Evil Dead full of bloody goodness
Trading laughs for overwhelming amounts of blood and gore, “Evil Dead” proves to be a terrifying addition to “The Evil Dead” franchise.
This reboot of the 1981 cult classic, “The Evil Dead,” is not directly a sequel, but more of a loose continuation of the series.
Much like its predecessor, “Evil Dead” begins with five friends who find their way to an old cabin, deep in the woods. Mia (Jane Levy, TV series “Suburgatory”) is in the process of battling an opiate addiction with the help of her friends, Eric (Lou Taylor Pucci) and Olivia (Jessica Lucas).
Also there to lend support are Mia’s brother, David (Shiloh Fernandez) and his girlfriend, Natalie (Elizabeth Blackmore).
Leaving Eric in charge of keeping Mia within the cabin turns out to be a bad idea, when Mia escapes from the cabin into the woods. In her absence, Eric discovers a cellar in the cabin as if by chance.
Finding dead animal carcasses and a mysterious book labeled “The Necronomicon,” Eric throws caution to the wind and proceeds to delve into the book, despite clear warnings written all over it.
Eric inadvertently unleashes a terrible and ancient evil, called the Abomination. The tranquil, remote woods quickly turn into a hellish nightmare for Mia, as trees and vines take on a life of their own and begin attacking her.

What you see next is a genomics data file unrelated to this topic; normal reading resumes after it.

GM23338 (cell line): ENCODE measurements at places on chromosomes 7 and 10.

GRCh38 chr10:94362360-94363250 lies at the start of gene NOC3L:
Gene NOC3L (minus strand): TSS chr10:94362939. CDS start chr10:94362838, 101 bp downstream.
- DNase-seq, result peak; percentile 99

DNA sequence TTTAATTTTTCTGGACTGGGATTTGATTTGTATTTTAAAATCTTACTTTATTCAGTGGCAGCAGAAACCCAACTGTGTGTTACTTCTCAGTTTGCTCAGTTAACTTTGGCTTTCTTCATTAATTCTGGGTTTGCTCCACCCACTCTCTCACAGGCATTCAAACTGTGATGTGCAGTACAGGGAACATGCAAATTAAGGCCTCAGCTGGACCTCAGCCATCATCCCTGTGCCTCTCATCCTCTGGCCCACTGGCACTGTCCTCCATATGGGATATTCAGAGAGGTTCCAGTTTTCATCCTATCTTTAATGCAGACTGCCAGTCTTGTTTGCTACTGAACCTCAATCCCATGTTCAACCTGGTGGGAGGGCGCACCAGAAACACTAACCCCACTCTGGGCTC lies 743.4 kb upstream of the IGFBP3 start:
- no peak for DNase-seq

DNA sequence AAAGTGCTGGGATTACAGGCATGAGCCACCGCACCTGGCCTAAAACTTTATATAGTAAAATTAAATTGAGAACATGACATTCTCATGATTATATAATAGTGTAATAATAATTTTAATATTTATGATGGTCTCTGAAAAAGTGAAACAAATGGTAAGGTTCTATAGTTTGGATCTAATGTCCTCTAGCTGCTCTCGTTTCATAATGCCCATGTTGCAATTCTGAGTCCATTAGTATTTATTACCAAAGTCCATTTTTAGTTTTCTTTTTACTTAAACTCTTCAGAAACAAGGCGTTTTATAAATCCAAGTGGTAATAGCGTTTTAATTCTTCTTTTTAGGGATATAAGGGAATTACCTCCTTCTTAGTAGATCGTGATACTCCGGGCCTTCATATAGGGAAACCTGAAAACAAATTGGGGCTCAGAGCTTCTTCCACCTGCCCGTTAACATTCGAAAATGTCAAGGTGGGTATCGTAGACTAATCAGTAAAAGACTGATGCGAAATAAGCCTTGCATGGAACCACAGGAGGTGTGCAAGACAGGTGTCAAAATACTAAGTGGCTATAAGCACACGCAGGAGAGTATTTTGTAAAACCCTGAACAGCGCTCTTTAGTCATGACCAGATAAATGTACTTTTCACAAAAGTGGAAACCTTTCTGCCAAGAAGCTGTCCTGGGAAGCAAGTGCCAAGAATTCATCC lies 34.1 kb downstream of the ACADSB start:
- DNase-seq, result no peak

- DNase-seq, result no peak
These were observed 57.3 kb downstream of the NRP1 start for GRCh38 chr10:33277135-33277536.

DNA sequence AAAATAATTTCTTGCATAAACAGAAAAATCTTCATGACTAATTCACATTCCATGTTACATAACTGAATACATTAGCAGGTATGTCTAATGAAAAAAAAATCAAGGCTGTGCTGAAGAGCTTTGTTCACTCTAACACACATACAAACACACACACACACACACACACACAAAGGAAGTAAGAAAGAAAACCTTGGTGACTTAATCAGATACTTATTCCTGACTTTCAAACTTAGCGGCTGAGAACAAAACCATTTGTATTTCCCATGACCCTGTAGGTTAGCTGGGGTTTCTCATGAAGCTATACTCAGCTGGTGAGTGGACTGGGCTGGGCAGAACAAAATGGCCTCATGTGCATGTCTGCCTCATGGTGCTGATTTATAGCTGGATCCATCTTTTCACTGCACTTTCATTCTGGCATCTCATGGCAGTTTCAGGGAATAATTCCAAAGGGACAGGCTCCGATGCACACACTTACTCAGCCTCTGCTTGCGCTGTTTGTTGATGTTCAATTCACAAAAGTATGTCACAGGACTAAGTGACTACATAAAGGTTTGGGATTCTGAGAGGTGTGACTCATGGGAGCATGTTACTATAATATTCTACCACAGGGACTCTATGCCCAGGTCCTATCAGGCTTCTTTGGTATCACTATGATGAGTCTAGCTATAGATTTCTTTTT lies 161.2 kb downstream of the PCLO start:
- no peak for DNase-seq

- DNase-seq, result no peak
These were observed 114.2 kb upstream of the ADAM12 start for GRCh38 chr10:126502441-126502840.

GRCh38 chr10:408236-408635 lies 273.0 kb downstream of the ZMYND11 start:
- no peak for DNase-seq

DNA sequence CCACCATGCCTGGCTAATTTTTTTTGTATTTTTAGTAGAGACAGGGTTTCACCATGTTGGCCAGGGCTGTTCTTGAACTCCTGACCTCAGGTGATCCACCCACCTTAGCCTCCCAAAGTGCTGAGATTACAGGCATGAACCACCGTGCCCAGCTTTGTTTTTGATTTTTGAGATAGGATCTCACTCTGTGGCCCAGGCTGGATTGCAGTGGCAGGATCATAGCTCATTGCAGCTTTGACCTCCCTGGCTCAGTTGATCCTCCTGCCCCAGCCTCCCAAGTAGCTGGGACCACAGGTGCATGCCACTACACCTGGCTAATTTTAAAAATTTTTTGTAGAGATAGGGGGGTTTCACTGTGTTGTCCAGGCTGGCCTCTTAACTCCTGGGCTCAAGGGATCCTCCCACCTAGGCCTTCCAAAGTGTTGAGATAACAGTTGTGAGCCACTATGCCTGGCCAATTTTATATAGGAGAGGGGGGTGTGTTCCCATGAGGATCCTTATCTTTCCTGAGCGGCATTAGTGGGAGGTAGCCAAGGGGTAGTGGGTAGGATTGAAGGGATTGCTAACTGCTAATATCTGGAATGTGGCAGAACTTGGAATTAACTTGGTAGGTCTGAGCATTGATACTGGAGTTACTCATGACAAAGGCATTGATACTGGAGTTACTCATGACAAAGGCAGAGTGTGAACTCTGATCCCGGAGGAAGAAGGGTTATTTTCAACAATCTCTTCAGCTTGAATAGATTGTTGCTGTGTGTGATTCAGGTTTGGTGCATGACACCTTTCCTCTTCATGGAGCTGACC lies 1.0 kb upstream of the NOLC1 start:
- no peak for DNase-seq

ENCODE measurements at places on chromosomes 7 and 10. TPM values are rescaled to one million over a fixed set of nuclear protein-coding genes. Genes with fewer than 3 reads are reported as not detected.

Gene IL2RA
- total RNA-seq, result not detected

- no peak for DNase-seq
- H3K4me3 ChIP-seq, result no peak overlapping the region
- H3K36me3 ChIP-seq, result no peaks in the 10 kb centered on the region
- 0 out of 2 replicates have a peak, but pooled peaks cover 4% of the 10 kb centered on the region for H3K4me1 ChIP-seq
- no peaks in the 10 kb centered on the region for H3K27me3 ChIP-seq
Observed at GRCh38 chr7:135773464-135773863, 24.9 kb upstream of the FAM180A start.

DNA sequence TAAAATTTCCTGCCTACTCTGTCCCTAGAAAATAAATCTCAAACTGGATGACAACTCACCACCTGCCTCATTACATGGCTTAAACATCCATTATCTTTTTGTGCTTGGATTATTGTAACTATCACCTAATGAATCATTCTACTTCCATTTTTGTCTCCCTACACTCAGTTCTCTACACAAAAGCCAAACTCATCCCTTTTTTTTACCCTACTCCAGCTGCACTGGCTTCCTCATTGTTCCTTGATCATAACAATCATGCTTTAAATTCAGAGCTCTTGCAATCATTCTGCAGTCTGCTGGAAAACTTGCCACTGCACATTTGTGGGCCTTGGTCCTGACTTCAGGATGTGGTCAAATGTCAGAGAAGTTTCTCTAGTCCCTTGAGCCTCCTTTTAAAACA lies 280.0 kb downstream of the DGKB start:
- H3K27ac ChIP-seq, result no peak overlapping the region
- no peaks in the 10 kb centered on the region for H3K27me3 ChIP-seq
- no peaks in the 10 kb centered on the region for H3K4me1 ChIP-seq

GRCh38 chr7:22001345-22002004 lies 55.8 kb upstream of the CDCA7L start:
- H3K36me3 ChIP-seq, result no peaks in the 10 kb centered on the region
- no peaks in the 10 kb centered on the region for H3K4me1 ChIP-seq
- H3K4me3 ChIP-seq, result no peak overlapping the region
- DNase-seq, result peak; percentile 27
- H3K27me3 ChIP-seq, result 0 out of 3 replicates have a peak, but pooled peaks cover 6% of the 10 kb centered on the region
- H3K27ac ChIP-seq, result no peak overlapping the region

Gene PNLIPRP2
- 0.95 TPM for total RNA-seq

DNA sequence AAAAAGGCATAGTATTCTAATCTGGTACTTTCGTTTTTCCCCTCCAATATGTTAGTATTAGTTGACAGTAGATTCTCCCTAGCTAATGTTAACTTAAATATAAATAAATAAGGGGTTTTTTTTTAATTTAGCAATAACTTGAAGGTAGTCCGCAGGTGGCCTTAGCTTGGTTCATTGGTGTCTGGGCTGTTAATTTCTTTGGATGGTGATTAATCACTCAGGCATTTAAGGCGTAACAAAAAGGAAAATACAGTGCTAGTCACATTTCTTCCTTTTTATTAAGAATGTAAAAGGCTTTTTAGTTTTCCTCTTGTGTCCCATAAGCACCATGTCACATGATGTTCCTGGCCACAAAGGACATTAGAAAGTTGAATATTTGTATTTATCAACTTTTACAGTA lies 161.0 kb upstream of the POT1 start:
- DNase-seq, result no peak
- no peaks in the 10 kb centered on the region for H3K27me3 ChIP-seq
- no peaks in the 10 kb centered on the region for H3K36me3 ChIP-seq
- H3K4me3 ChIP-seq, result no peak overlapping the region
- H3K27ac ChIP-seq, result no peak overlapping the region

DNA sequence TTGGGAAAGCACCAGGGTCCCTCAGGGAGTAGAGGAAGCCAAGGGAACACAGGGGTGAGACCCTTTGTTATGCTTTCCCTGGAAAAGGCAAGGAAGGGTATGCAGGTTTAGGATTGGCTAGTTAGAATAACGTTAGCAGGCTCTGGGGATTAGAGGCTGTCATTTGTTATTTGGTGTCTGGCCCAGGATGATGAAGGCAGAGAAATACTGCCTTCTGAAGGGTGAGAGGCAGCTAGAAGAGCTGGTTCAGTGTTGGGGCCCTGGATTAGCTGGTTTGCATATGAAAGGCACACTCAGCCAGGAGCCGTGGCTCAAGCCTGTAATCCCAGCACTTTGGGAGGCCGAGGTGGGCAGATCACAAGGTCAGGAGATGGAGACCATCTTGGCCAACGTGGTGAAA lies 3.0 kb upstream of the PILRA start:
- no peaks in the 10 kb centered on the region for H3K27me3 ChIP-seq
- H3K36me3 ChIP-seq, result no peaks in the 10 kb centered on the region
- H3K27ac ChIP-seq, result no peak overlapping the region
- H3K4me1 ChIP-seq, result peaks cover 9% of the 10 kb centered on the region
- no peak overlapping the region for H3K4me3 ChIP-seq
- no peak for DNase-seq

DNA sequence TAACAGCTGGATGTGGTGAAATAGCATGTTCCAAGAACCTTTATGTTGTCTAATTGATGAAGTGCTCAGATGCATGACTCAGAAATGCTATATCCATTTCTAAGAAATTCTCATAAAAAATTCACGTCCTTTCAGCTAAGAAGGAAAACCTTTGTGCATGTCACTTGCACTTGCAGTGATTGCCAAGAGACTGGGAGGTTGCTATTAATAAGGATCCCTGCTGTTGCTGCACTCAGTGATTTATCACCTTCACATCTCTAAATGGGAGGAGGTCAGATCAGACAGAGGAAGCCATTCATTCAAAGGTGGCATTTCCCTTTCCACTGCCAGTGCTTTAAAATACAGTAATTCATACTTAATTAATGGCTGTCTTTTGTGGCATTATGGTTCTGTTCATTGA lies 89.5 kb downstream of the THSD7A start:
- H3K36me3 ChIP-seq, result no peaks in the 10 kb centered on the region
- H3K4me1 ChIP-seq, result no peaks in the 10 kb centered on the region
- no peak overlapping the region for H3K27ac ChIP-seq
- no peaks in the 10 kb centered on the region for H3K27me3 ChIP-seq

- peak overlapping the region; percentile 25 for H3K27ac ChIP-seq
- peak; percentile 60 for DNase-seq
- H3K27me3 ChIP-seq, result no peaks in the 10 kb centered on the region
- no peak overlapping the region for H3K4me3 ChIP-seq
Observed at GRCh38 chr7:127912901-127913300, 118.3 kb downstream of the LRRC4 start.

Her body now possessed, Mia finds her way back to the cabin and reconnects with the rest of the group.
Eric reveals what he has done, yet the group dismisses him as crazy. That is until Mia’s skin turns pale, her eyes yellow, and she attacks the group. The group must now band together to combat the malicious spirit.
Director Fede Alvarez said in an interview that the film did not use CGI (computer- generated imagery) for any of the scenes. Instead, the director relied upon magician tricks and illusion tricks for all of the gruesome spectacles throughout the film.
Regardless of technique, audiences will enjoy the brilliantly orchestrated mayhem.
The film’s score, composed by Roque Baños, intensified the action as the characters desperately attempt to eradicate the malevolent force.
The actors’ performances weren’t outstanding by any means, but adequate.
Audiences expecting a brilliant storyline will need to look elsewhere, as the film sacrifices suspenseful intrigue for copious (almost ridiculous) displays of brutal and bloody torture.
“Evil Dead” can’t claim to be one of the best horror films, but it has a pretty good shot at being one of the bloodiest. Those with a weak stomach would be wise to avoid this film.